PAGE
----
Ideas and Consequences

This July, for the third straight year, The Atlantic and the Aspen Institute co-hosted the Aspen Ideas Festival. What follows are excerpts from this year’s discussions, including Colin Powell on his attempt to avoid war with Iraq, Richard Branson on the dawn of private spaceflight, Thomas Friedman on why the world isn’t really going green, and Bill Clinton on whether he did enough to prevent 9/11.
Colin Powell on the decision to go to war
The former secretary of state talked about his role in the run-up to the invasion of Iraq.

I tried to avoid this war. I went to the president in August of 2002, after coming back from a trip and seeing all the planning that was under way, and we had a long meeting upstairs in the residence … For the better part of two and a half [hours], I took him through not only the military planning that was being done in the Pentagon but … through the consequences of going into an Arab country and becoming the occupiers.

It is said that I used the “Pottery Barn rule.” I never did it; [Thomas] Friedman did it … But what I did say … [is that] once you break it, you are going to own it, and we’re going to be responsible for 26 million people standing there looking at us. And it’s going to suck up a good 40 to 50 percent of the Army for years. And it’s going to take all the oxygen out of the political environment … He took it all aboard, and he said, “What should we do?” And I said, “Well, we should first inform—let us take it to the United Nations. Because they are the offended party. It is their resolutions that have been offended.”

… I said to the president, “If we can solve this diplomatically, are you prepared to accept that—even if it means that we have a changed regime in Baghdad, with Saddam Hussein still there but no longer a danger or a threat … ?” And it was not something that he was immediately attracted to. But he said yes, he would have to, and we tried. But at that time … I also had to say to him … “You are the president; you will have to make the ultimate judgment; and if the judgment is ‘This isn’t working, and we don’t think it is going to solve the problem,’ then if military action is undertaken, I’m with you; I support you.”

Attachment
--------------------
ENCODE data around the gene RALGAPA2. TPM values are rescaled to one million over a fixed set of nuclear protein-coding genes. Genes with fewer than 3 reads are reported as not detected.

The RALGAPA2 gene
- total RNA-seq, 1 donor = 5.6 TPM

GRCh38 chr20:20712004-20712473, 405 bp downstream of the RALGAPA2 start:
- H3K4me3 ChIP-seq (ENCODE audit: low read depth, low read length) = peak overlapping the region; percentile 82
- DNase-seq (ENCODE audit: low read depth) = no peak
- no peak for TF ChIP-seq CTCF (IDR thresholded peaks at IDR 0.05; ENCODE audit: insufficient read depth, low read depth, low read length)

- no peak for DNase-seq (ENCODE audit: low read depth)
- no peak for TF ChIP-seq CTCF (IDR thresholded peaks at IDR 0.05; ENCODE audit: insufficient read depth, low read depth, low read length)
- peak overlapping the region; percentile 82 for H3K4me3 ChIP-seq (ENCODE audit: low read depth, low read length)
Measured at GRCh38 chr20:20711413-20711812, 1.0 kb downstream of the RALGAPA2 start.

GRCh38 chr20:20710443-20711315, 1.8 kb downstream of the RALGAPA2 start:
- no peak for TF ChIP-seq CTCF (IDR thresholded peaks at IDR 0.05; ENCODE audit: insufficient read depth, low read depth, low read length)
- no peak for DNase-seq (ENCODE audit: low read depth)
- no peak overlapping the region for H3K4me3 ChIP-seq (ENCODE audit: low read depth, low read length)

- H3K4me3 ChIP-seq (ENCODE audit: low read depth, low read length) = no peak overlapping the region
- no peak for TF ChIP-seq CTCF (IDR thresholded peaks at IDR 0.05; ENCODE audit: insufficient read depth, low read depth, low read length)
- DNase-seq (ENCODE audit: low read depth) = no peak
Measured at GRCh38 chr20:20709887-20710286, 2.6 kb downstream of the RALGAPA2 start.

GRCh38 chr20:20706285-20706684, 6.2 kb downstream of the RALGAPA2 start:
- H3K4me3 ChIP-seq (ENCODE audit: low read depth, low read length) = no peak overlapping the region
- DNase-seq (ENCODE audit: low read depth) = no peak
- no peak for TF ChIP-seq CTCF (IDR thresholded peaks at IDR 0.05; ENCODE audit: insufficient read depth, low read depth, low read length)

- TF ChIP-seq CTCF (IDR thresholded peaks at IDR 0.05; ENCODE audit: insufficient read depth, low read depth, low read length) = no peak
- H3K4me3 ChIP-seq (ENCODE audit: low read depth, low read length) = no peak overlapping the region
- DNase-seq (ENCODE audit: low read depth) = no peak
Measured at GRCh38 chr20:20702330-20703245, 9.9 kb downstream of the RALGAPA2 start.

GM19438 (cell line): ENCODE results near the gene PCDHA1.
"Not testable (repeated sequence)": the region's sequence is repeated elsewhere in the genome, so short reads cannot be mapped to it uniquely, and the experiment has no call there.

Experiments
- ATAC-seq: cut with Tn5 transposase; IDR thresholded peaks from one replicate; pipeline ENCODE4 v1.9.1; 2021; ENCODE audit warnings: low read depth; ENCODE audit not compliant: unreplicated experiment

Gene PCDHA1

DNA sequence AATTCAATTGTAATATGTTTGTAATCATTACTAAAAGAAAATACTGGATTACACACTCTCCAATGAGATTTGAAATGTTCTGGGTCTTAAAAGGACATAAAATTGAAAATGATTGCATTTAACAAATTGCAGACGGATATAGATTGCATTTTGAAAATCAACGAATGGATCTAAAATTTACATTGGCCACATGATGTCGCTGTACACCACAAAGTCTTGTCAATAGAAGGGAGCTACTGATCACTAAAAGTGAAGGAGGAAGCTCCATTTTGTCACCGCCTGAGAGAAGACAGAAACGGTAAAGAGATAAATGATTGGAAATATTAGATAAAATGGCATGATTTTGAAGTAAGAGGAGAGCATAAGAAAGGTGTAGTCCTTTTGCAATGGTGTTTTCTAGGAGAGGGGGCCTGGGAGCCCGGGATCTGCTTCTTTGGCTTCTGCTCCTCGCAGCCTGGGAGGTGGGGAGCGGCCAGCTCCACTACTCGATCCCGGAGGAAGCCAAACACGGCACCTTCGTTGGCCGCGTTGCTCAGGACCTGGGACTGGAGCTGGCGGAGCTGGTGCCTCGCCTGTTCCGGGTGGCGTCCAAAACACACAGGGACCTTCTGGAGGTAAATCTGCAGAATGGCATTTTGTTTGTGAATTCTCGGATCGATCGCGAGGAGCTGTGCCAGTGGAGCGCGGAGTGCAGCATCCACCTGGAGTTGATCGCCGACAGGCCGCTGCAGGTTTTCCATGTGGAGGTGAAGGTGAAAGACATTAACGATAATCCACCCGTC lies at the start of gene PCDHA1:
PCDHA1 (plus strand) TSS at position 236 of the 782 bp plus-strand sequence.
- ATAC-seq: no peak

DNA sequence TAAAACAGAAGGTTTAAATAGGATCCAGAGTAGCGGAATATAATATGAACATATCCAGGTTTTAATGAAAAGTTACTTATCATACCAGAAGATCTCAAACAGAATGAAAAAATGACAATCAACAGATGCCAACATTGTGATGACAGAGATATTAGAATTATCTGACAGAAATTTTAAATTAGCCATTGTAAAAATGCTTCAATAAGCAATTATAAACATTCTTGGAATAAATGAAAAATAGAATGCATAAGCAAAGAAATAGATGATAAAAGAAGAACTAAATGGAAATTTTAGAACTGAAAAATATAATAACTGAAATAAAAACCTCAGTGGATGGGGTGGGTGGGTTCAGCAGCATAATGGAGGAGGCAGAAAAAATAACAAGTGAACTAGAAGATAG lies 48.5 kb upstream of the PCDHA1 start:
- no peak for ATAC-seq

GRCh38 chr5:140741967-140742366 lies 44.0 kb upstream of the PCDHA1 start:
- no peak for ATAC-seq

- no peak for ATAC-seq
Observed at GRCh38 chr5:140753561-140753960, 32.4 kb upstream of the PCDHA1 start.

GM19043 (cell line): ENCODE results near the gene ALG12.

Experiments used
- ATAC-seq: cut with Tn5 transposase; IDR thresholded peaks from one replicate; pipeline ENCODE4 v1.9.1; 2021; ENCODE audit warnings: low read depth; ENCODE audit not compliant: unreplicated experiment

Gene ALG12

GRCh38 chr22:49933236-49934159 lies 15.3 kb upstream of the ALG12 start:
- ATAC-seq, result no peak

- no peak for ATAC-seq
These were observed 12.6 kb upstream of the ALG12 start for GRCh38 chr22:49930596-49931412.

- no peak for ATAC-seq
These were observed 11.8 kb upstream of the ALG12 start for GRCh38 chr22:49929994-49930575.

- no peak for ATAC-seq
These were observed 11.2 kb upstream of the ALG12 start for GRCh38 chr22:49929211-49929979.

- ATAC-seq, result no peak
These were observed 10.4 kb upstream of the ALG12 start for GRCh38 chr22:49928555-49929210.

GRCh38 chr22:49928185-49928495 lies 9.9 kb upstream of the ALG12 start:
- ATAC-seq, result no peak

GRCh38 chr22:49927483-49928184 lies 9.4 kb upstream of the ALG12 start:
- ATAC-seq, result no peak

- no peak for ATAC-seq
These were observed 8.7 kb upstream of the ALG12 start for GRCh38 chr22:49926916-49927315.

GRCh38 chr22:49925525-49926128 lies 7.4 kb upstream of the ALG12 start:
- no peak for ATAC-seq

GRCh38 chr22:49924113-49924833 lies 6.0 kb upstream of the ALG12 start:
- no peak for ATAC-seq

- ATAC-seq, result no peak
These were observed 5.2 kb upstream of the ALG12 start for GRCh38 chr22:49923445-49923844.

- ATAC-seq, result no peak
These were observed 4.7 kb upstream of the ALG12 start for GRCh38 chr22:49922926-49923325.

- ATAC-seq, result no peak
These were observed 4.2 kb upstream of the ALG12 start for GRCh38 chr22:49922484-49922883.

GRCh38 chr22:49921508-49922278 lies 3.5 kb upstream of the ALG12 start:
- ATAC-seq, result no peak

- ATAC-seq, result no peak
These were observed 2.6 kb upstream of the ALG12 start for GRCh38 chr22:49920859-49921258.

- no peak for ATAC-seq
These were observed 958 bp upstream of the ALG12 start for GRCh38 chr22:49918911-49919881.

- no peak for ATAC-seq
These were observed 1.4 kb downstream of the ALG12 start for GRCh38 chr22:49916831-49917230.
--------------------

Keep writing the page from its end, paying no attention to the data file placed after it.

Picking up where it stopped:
And frankly, when military action was undertaken, it looked like it was extremely successful. It was a lack of planning for these latter phases—and the things that got out of control—that really has brought us to this point. And so, I could have stopped it by quitting? I assure you that would not have done it. And to quit while it was under way was not my way of doing business in serving in the administration.

Michael Sandel on the Supreme Court
Sandel, a Harvard professor and political philosopher, discussed the Supreme Court’s prominence in American political life.

Tocqueville noticed this back in the 1830s … almost every political question is turned into a question about rights, because the idea of rights and of individual rights [is] so deeply ingrained, not only in the Constitution or in the Bill of Rights, but also in American public culture, in the political culture.

We cannot argue so much in the name of the good society, or the good life, or even the common good. It is a more natural reflex to think about every dispute and argument and political controversy … [as] a debate about rights, sometimes competing rights, and how they should be resolved … It is the Court’s business to interpret the Constitution and to define rights. And I think that is one of the reasons that so many of our public political questions are turned into questions first about rights, and therefore they wind up in court.

I am not sure that is an altogether desirable thing … because sometimes what happens is that by pushing everything into the language of rights, and therefore into a legal question, we fail as a society—as a political community, really—to address and to thrash out among ourselves the competing conceptions of the good life and of the good society that underlie a lot of our debates about rights.

Ayaan Hirsi Ali on Islam and violence
Hirsi Ali, a critic of Islam, argued that there is a deep link between Muslim faith and violence.

I think fortunately the majority of Muslims today will not commit acts of terrorism. But to argue that there is nothing in Islam that leads to violence—that would be a weak argument to a false argument, because if you define Islam as “submission to the will of Allah,” and then you find out what that submission means … you find out that … the sixth obligation is to convert others to Islam, first by peaceful means, then by violent means.

If a wife is disobedient, you beat her. If something is stolen, you amputate the hand of the thief. That’s sharia; that’s the Islamic law … The Vatican City of Islam, Saudi Arabia, has sharia and enforces these laws, and every time any group of people succeeds in establishing sharia or Islamic law, anywhere from the Taliban in Afghanistan to Pakistan to Iran to … the Zamfara province in Nigeria … these laws are applied, they are uniform, and they are recognizable.

So then Islam is violent—you can’t argue … that it’s not a violent religion. Then you will say, “What about Judaism? What about Christianity?” Now, adherents of these religions over the centuries have been pacified to understand and accept the separation of the divine and the worldly … Nowhere in the Muslim world has that profound pacification of Islam … taken place. And I think that is the difference.

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